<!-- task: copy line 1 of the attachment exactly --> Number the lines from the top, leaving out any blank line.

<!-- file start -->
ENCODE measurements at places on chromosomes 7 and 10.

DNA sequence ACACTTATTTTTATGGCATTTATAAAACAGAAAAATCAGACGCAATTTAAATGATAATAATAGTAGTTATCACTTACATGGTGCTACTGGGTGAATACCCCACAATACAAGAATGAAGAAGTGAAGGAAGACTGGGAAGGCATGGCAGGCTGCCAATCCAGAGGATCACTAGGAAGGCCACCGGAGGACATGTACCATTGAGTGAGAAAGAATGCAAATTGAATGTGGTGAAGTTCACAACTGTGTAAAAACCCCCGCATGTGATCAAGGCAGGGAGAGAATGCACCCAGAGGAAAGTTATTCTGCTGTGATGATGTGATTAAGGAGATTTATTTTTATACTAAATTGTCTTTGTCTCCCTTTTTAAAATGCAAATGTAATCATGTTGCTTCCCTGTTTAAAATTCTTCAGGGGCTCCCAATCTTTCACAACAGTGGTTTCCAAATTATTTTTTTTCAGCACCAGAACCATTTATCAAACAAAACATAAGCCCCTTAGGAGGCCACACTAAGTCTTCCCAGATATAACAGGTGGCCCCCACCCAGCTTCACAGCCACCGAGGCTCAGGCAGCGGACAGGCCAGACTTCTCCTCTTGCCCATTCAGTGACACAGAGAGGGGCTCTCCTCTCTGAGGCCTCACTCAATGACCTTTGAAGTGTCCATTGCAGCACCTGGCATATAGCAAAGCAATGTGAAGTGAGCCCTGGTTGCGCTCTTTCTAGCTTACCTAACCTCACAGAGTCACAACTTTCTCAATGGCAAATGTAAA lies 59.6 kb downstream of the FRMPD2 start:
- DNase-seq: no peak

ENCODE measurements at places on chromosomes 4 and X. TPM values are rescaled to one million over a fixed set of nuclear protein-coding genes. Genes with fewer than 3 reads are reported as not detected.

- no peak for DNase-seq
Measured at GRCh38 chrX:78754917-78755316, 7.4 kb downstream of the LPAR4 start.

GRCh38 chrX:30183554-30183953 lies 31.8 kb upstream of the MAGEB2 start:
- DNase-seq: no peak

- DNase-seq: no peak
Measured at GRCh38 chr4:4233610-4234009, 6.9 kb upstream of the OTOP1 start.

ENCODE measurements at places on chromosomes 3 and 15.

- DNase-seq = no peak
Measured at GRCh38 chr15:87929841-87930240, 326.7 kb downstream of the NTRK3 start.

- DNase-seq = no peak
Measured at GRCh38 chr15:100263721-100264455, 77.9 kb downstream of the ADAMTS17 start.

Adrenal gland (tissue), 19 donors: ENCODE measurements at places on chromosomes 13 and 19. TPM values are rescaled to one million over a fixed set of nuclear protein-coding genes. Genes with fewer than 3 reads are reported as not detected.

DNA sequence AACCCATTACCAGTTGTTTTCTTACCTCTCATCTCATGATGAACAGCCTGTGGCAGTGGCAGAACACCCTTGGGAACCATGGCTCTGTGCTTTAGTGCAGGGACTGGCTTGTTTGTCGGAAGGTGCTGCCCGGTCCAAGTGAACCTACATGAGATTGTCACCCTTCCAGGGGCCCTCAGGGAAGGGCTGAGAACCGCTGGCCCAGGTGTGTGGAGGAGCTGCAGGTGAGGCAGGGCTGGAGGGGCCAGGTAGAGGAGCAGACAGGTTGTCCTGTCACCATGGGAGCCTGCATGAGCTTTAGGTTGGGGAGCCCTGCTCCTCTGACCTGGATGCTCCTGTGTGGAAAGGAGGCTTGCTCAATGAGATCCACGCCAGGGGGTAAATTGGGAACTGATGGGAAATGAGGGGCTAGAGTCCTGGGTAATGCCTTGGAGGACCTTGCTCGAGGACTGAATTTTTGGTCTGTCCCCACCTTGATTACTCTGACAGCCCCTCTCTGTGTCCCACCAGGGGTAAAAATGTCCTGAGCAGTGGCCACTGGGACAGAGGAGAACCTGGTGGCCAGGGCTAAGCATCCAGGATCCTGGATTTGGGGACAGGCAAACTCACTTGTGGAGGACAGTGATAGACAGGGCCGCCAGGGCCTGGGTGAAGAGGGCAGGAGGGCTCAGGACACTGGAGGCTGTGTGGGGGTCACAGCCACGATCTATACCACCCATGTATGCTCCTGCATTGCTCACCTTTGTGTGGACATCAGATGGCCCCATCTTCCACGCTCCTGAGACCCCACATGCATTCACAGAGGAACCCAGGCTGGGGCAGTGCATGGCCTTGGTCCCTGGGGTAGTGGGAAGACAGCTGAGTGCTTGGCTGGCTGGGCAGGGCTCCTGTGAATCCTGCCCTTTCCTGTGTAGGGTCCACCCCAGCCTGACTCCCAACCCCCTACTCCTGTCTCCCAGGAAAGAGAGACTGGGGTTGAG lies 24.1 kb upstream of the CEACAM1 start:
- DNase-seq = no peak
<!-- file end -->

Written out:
ENCODE measurements at places on chromosomes 7 and 10.